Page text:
The tour was an epiphany for Black Hawk. Having discovered that his words had at least as big an impact as his weapons, he decided to fight the next round on paper. He dictated his life story to Antoine LeClaire, who did the translation into English. Interestingly, Black Hawk dedicated his autobiography to Brigadier General Henry Atkinson, who had defeated him in 1832, and in the dedication, couched in the form of a letter, he recalls his good treatment by Atkinson, and expresses his confidence that Atkinson will vouch for those facts in Black Hawk’s narrative which are of the events of which Atkinson would have knowledge. He overtly draws Atkinson into what Black Hawk calls “the vindication of my character from misrepresentation”. This shows that even by October 1833 Black Hawk fully appreciated that he had generated considerable sympathy and perhaps support from amongst former opponents. 

Black Hawk was never a political leader, and carefully describes a separation of political from military decision making, even on the battlefield, that we would certainly recognise as modern practice, but was exactly the opposite of how the British were operating in Canada. Black Hawk was an ally of Britain through much of his life; he fought in the War of 1812 around western Lake Erie with British forces commanded by Henry Procter, and he grew to dislike the way the British and Americans made war. Writing in 1833, he recalled his reaction to Procter’s blunders attacking Fort Meigs and Fort Stephenson, which caused Black Hawk to decide to lead his troops home (though he did rejoin the British forces late in the war in campaigns along the upper Mississippi River). Interestingly, his criticisms of Procter aligned closely with the findings in Procter’s court marshal, which required the reasons for his discharge to be read out to every regiment in the British Army. But it wasn’t just Procter’s mistakes, grave as they were, and which later led to the death of Britain’s most famous Indigenous ally, the Shawnee leader Tecumseh. Black Hawk didn’t think that the contemporary European way of war met any reasonable test for duty of care by officers or for ethics.

Remembering his visit to a friend’s village on his way home from the War in 1813, Black Hawk retold what he had said even then:

“ After eating, I gave an account of what I had seen and done. I explained to them the manner the British and the Americans fought. Instead of stealing upon each other, and taking every advantage to kill the enemy and save their own people, as we do, (which, with us is considered good policy in a war chief,) they march out, in open daylight, and fight, regardless of the numbers of warriors they may lose! After the battle is over, they retire to feast, and drink wine, as if nothing had happened; after which, they make a statement in writing, of what they have done – each party claiming the victory! And neither giving an account of half the number that have been killed on their own side. They all fought like braves, but would not do to lead a war party with us. Our maxim is, “to kill the enemy, and save our own men.” Those chiefs would do to paddle a canoe but not to steer it. The Americans shoot better than the British, but their soldiers are not so well clothed or provided for.”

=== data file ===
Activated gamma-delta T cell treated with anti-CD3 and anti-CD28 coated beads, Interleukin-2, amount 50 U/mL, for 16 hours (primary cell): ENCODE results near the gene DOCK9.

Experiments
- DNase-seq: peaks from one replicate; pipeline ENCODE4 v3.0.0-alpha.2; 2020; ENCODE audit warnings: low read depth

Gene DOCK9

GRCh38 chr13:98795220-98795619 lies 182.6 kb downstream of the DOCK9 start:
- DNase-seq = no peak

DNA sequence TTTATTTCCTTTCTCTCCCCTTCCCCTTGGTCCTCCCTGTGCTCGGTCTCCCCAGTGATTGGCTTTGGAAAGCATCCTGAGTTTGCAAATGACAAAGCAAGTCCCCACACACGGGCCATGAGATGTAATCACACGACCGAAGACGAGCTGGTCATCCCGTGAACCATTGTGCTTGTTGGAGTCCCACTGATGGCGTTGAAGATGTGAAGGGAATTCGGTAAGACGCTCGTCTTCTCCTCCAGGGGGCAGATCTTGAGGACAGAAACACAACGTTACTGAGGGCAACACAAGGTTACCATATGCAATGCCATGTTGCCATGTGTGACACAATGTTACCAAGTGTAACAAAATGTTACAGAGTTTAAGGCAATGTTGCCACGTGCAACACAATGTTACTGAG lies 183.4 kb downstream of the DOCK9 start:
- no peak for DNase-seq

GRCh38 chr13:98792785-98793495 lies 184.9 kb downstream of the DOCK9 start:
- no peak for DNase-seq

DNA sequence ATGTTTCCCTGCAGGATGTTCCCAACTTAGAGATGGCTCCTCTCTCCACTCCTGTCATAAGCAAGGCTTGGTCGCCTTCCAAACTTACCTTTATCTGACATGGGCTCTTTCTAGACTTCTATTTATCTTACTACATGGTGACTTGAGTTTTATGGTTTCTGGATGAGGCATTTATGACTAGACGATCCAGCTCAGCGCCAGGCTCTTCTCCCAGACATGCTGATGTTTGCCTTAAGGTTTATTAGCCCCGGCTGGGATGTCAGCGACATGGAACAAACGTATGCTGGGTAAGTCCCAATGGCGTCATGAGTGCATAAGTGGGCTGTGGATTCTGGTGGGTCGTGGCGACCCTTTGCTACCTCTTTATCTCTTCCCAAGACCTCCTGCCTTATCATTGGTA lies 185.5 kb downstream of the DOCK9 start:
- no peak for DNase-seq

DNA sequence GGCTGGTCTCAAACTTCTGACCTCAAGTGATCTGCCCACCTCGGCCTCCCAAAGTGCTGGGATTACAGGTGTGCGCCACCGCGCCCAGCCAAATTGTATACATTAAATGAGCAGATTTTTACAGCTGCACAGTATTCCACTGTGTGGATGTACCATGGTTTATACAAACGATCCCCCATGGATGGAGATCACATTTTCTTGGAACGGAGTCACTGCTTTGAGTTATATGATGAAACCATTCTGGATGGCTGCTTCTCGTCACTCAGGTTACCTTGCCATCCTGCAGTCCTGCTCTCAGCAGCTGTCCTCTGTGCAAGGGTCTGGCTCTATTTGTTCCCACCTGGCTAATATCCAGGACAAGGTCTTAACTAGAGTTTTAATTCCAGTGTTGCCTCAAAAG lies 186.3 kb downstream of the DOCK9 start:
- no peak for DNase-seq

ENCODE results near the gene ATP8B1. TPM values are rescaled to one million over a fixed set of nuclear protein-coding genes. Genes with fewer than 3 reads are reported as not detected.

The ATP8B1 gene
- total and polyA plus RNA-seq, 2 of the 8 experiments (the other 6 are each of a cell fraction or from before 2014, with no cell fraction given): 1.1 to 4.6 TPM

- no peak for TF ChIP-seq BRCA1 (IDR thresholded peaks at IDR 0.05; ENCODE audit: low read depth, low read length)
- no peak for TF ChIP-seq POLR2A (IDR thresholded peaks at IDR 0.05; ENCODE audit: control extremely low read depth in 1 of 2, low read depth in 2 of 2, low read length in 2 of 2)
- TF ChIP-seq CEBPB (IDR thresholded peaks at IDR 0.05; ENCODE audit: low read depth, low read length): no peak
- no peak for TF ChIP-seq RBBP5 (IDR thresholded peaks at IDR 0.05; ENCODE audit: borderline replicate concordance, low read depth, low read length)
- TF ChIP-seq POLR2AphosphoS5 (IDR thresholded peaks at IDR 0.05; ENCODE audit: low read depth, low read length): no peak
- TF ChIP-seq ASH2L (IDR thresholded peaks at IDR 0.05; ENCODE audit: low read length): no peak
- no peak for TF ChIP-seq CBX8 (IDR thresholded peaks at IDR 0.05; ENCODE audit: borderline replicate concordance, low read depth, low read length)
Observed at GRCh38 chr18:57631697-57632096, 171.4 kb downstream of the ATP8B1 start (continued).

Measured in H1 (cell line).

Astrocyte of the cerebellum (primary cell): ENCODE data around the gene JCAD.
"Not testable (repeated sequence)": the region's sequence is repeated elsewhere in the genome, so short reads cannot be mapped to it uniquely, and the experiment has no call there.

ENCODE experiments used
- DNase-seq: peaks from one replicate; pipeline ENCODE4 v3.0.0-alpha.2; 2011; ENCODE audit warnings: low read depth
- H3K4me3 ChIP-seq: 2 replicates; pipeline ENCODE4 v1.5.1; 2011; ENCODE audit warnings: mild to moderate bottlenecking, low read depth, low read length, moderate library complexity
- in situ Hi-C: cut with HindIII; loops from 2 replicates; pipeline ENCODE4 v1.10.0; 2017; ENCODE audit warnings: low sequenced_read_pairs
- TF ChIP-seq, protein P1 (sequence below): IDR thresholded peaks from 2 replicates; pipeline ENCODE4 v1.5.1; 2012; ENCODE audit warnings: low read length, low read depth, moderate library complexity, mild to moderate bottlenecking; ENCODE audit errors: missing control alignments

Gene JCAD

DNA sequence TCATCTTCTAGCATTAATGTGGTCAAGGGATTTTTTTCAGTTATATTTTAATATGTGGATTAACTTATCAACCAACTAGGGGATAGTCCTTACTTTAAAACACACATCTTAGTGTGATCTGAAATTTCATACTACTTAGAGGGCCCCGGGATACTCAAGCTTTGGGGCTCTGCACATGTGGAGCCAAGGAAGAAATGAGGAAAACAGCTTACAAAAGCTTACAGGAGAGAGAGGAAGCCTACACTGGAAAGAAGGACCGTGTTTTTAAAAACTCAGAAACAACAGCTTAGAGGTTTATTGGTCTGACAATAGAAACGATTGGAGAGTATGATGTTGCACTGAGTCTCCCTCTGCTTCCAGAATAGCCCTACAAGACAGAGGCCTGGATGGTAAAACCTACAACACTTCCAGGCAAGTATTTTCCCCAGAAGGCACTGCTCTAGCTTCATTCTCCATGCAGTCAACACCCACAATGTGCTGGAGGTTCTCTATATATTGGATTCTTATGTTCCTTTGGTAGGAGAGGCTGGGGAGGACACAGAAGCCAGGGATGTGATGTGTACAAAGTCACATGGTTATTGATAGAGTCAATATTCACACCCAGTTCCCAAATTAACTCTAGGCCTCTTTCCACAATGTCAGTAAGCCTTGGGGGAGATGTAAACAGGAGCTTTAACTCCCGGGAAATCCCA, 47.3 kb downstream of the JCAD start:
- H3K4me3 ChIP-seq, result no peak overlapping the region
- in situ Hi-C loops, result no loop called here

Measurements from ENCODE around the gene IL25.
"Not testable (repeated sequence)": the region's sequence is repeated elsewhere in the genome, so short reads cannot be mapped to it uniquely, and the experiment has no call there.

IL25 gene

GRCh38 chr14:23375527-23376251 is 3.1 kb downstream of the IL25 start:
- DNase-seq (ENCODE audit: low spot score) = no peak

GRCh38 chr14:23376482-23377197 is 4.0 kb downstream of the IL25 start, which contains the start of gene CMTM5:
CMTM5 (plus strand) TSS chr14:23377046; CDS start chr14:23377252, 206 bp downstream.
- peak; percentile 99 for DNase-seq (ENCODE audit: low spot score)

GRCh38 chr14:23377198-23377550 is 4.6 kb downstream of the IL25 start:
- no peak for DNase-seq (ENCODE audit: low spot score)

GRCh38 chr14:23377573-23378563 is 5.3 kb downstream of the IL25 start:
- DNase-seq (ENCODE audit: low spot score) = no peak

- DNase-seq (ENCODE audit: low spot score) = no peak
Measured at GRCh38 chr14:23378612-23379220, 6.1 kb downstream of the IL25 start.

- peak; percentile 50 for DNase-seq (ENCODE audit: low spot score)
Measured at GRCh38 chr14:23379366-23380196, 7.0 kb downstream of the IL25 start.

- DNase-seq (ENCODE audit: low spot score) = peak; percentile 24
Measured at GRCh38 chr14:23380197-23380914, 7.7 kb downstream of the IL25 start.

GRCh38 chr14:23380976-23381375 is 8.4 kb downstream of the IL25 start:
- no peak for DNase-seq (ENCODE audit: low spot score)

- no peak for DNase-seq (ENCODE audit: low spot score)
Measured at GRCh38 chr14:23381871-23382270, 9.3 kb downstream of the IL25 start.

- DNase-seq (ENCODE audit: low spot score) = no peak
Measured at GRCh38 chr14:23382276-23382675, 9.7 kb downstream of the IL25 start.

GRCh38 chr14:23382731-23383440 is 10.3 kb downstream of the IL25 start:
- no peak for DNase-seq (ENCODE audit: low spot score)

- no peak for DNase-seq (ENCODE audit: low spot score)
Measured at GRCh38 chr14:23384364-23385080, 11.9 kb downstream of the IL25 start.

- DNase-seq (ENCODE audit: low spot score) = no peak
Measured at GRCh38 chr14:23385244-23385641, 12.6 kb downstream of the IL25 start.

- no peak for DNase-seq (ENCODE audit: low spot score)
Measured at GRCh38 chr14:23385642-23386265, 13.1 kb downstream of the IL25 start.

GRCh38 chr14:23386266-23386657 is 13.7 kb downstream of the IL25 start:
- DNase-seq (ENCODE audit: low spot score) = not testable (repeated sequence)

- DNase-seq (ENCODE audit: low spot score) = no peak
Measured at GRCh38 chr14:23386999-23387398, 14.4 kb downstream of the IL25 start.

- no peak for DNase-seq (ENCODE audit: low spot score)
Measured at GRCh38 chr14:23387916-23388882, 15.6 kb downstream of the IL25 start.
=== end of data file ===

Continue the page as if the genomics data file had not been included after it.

The last sentence is really a separate observation distinct from his main criticism. Black Hawk knew that the tradition of gun ownership and use by Americans made them more practiced marksmen than the British, but that the American logistics system of 1812 was markedly inferior to that of the British.

Black Hawk had always commanded forces which included many of his relatives, and he detested the lack of concern that British and American officers showed for their men. His views on avoidance of unnecessary casualties, on close attention to the needs of troops, and on minimizing distinctions in comforts in the field between officers and men were at clear variance with British and American practice.

Black Hawk abhorred the mixing of alcohol with military operations, and also thought that the reports being made to higher headquarters were self-serving fiction. During the actions on the Detroit frontier, Black Hawk was enraged when other Indian allies of the British mistreated American prisoners of war, and he forced them to stop, which Major General Procter had not done.

Writing about his American opponents during the Black Hawk War of 1832, Black Hawk was critical of the American failure to distinguish combatants from non-combatants, the failure to honour flags of truce, and the failure to negotiate truthfully for cessation of hostilities.

Today, 182 years after Black Hawk’s death, and 207 years after the battles on the Detroit frontier, the views we now hold of everything from rules of engagement to duty of care are much closer to those of Black Hawk than to those of the European or American generals of his era.

This is not completely surprising, since modern Canadian views on many social or ethical issues stem from our present egalitarian and cooperative model of society which would have been familiar to Black Hawk, but shocking and radical to his British contemporaries.

Which raises, of course, the broader question of the origin of the differences between European societies and those of Canada or the United States. North American society is clearly less rigid and less class-ridden than in Europe. It has been popular to attribute this to geography, the process of settlement and the diversity of immigration, but it seems just as reasonable to attribute some of it to the folks who were here first.